Conflict about school and homework, laziness and screen time dominates relationships between parents and their kids during the school year. Parents too often find themselves frustrated, helpless and disconnected from their kids. Over time, they get more anxious, creating more conflict and disconnection.
With the disruption of Covid-19, many families are beginning this school year navigating poor connections created over more than a year of pandemic living. The good news is that you have the power to change the dynamic here, and the beginning of the school year is a great place to start. There are several things you can do to restore or preserve relationships with your children.
Removing conflict from a relationship isn’t necessary for satisfaction and longevity, according to marital therapist John Gottman
. But a counterbalance of positive interactions needs to outweigh the negative, by a ratio of about 5 to 1, based on his research.
In my clinical practice, I have found that this 5-to-1 ratio works for the families I see. That doesn’t mean you have to eliminate all discussion of homework, putting the phone down, staying out too late or cleaning a room. These issues are normal, and they are going to arise.
For your relationship to thrive, especially during this particularly difficult school year, you also need make time for positive interactions.
That means listening to your child’s music with them on car rides. Watch what they’re watching and talk about it with them, even if you’re not particularly interested. Ask them how SnapChat or TikTok work. Play their video game with them (which allows them to be better at something than their parents). Or simply ask them how they are with no agenda attached.
These are all deposits in your child’s emotional bank account. If there is a positive balance in that account, you are going to find not only a stronger connection with your child, but he or she is far more likely to listen to you when you need them to pay attention.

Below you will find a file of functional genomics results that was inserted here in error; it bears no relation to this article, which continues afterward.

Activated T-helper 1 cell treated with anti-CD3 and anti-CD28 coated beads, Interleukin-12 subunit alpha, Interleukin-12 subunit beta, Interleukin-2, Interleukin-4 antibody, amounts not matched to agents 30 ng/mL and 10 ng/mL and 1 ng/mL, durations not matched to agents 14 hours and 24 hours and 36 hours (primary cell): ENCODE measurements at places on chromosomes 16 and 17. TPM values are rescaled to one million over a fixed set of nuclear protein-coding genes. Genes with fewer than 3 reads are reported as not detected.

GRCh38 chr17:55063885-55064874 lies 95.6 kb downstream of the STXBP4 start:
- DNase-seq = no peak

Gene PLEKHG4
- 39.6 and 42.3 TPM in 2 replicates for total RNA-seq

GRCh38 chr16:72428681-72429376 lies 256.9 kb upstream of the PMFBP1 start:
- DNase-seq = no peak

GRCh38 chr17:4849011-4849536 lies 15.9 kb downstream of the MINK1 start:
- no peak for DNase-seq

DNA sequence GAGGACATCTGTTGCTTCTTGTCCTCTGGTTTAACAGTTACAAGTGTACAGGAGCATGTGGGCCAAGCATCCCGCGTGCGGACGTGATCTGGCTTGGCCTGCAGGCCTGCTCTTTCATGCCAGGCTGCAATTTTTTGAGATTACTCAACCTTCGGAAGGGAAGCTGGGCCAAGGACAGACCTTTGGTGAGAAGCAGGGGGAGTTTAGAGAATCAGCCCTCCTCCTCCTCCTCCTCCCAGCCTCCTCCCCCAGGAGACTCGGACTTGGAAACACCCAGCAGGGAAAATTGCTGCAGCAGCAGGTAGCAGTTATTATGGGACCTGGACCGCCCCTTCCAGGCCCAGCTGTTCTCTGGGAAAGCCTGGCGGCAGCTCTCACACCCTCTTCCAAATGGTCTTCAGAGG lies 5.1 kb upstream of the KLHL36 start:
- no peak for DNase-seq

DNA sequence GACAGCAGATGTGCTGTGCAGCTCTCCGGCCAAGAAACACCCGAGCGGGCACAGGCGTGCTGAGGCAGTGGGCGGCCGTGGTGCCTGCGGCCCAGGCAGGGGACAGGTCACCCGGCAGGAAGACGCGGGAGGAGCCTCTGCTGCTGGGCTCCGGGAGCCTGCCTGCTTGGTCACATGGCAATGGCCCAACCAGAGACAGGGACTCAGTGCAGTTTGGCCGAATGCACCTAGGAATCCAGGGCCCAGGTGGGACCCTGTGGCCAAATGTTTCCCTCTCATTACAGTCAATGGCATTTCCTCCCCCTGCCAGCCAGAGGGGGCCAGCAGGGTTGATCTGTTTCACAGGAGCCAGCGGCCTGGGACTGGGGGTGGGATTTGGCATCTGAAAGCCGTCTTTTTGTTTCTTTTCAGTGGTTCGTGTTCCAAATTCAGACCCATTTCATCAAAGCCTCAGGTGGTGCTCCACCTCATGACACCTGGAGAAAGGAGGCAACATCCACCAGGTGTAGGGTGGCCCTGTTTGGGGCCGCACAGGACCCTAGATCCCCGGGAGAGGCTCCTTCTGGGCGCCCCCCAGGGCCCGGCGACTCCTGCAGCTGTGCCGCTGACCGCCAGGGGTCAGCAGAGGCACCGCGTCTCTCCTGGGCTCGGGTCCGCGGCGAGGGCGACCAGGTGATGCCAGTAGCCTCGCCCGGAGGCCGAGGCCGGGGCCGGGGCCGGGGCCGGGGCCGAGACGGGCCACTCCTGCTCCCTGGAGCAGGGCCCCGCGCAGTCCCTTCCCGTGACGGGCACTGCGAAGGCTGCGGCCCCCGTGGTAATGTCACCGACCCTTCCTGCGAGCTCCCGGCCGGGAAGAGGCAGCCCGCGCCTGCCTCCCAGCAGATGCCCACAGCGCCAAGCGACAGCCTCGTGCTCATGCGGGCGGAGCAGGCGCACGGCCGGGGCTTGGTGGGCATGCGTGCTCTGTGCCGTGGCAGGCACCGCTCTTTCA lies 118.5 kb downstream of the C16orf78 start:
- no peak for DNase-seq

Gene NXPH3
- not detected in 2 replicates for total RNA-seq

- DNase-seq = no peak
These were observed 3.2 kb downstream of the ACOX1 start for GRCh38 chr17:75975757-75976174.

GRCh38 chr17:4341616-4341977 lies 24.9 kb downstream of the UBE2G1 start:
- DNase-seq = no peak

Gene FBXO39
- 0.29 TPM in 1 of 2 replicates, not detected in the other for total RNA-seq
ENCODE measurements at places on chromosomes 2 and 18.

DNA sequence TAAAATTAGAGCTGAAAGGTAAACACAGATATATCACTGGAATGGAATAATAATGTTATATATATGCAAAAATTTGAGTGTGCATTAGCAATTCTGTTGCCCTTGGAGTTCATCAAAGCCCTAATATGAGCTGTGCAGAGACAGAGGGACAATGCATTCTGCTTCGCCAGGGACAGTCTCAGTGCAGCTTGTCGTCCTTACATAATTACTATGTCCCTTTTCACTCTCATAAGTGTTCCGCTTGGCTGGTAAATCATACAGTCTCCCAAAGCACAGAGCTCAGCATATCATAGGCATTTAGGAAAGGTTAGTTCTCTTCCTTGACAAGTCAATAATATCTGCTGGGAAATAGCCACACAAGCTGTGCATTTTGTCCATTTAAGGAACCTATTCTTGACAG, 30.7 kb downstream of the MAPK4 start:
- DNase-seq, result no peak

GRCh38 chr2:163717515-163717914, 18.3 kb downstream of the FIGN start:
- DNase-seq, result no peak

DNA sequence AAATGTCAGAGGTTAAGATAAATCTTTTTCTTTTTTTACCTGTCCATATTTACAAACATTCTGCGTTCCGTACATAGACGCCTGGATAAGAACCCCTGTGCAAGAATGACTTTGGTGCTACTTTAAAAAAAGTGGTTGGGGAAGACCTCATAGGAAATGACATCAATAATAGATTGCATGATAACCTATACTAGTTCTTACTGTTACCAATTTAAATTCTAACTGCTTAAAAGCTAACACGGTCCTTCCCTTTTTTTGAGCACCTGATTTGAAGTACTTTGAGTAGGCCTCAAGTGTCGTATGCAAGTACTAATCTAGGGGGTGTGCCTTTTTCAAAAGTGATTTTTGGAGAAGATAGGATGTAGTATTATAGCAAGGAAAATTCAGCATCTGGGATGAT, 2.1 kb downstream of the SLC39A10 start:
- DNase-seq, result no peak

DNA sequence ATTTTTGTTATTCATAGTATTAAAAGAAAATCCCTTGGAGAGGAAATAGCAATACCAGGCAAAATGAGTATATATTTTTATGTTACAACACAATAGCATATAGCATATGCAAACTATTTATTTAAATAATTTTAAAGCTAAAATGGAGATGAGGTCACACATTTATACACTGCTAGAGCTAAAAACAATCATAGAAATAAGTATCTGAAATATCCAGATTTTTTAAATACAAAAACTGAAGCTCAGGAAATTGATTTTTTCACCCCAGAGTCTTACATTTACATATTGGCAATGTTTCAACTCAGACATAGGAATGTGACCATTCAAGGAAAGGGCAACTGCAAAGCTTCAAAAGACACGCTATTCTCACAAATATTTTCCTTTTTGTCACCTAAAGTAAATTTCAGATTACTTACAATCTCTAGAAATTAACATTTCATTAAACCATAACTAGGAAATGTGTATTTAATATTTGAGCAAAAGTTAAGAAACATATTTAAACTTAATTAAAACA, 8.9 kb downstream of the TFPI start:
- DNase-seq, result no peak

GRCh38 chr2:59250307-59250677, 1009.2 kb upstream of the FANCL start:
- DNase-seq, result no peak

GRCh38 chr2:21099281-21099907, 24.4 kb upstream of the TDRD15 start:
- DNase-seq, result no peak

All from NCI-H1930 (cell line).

Keep your own concerns at bay
A parent’s fears, judgment and ego are the main obstacles that interfere with effective, connected parenting. None of us are going to be perfect at controlling all of them all the time, nor is that necessary. But if we can keep our own fear, judgment and ego in check, we will strengthen the connection with our child even further.
We parents carry so many fears about our kids. Will they do well in school? Will they fall into negative, destructive or even dangerous habits? Will they have friends? Will they be bullied? We all want the best for our kids, but we fear the worst. And when fear overtakes us too often, our kids pick up on it, and they take that in as a show of no confidence in their abilities. Trust your kids, and trust your parenting to date, and you’ll be better able to keep that fear at bay.
Parents I’ve worked with have suggested their kids are lazy, disappointing, even worthless. Your kids know when you judge them, believe me. Trust that they are good people, with good intentions. Remember that they are developing, and that you made mistakes when you were their age as well. Show them grace here, and it will pay dividends in your connection.
It’s also important that we do not judge ourselves as parents. Parenting these days is challenging, especially with conflict in the schools over how to protect our children, and we need to take a moment from time to time to remember that we are doing our best, and learning as we go, as well.
Finally, we need to make sure our parental egos remain in check. We all want to be proud of our kids, for them to achieve and exceed expectations. But when we get overly invested in our kids’ accomplishments — and all but claim them as our own — they are aware. Remember the importance of building your child’s sense of self-worth is more crucial than the bumper sticker on the back of the car.
Keep in mind your parenting goals
If you ever feel you are losing your direction as a parent, in any decision or discussion you engage in, remember that you are always trying to develop competence and resilience in your kids. You want them to know they are capable in ordinary times and can make it through more trying times. If you question a parenting decision, turn to the development of competence and resilience as guides.
And remember, just making it through a school year in a pandemic is a powerful show of resilience, far more potent than A’s on a report card. So, allow your kids, and yourself, some pandemic grace this school year. Recognize how tough this is for your kids and give them credit for their role in managing it. Afford them that grace, and you’ll build your connection while building their sense of self-worth.